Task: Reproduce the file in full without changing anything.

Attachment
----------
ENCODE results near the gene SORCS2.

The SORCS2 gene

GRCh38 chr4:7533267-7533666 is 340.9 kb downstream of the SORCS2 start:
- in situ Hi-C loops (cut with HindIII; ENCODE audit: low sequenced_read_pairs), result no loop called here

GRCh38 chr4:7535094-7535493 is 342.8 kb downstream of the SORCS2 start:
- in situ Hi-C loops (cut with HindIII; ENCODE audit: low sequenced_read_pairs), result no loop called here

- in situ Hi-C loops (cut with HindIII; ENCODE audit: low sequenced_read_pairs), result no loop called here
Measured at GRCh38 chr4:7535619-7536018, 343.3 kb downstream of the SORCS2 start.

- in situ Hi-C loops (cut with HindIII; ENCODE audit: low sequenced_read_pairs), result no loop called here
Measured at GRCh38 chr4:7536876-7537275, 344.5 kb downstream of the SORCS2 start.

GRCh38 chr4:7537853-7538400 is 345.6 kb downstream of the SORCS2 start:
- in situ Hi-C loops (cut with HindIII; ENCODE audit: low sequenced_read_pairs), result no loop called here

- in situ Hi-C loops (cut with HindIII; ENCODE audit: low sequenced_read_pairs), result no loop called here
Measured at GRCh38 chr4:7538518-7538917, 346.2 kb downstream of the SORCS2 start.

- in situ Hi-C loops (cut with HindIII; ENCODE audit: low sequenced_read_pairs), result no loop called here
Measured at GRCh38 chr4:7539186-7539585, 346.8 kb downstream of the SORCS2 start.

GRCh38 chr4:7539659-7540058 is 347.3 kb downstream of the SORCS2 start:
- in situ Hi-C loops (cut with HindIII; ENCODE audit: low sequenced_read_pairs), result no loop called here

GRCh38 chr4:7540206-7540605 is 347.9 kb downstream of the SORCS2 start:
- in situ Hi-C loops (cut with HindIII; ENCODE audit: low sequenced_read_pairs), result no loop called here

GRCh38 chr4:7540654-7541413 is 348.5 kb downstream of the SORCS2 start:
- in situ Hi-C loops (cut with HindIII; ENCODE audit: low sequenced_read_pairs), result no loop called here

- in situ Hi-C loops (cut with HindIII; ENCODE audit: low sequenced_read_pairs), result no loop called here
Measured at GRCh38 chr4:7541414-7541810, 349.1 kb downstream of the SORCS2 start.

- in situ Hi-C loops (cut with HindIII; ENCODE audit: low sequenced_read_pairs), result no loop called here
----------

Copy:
ENCODE results near the gene SORCS2.

The SORCS2 gene

GRCh38 chr4:7533267-7533666 is 340.9 kb downstream of the SORCS2 start:
- in situ Hi-C loops (cut with HindIII; ENCODE audit: low sequenced_read_pairs), result no loop called here

GRCh38 chr4:7535094-7535493 is 342.8 kb downstream of the SORCS2 start:
- in situ Hi-C loops (cut with HindIII; ENCODE audit: low sequenced_read_pairs), result no loop called here

- in situ Hi-C loops (cut with HindIII; ENCODE audit: low sequenced_read_pairs), result no loop called here
Measured at GRCh38 chr4:7535619-7536018, 343.3 kb downstream of the SORCS2 start.

- in situ Hi-C loops (cut with HindIII; ENCODE audit: low sequenced_read_pairs), result no loop called here
Measured at GRCh38 chr4:7536876-7537275, 344.5 kb downstream of the SORCS2 start.

GRCh38 chr4:7537853-7538400 is 345.6 kb downstream of the SORCS2 start:
- in situ Hi-C loops (cut with HindIII; ENCODE audit: low sequenced_read_pairs), result no loop called here

- in situ Hi-C loops (cut with HindIII; ENCODE audit: low sequenced_read_pairs), result no loop called here
Measured at GRCh38 chr4:7538518-7538917, 346.2 kb downstream of the SORCS2 start.

- in situ Hi-C loops (cut with HindIII; ENCODE audit: low sequenced_read_pairs), result no loop called here
Measured at GRCh38 chr4:7539186-7539585, 346.8 kb downstream of the SORCS2 start.

GRCh38 chr4:7539659-7540058 is 347.3 kb downstream of the SORCS2 start:
- in situ Hi-C loops (cut with HindIII; ENCODE audit: low sequenced_read_pairs), result no loop called here

GRCh38 chr4:7540206-7540605 is 347.9 kb downstream of the SORCS2 start:
- in situ Hi-C loops (cut with HindIII; ENCODE audit: low sequenced_read_pairs), result no loop called here

GRCh38 chr4:7540654-7541413 is 348.5 kb downstream of the SORCS2 start:
- in situ Hi-C loops (cut with HindIII; ENCODE audit: low sequenced_read_pairs), result no loop called here

- in situ Hi-C loops (cut with HindIII; ENCODE audit: low sequenced_read_pairs), result no loop called here
Measured at GRCh38 chr4:7541414-7541810, 349.1 kb downstream of the SORCS2 start.

- in situ Hi-C loops (cut with HindIII; ENCODE audit: low sequenced_read_pairs), result no loop called here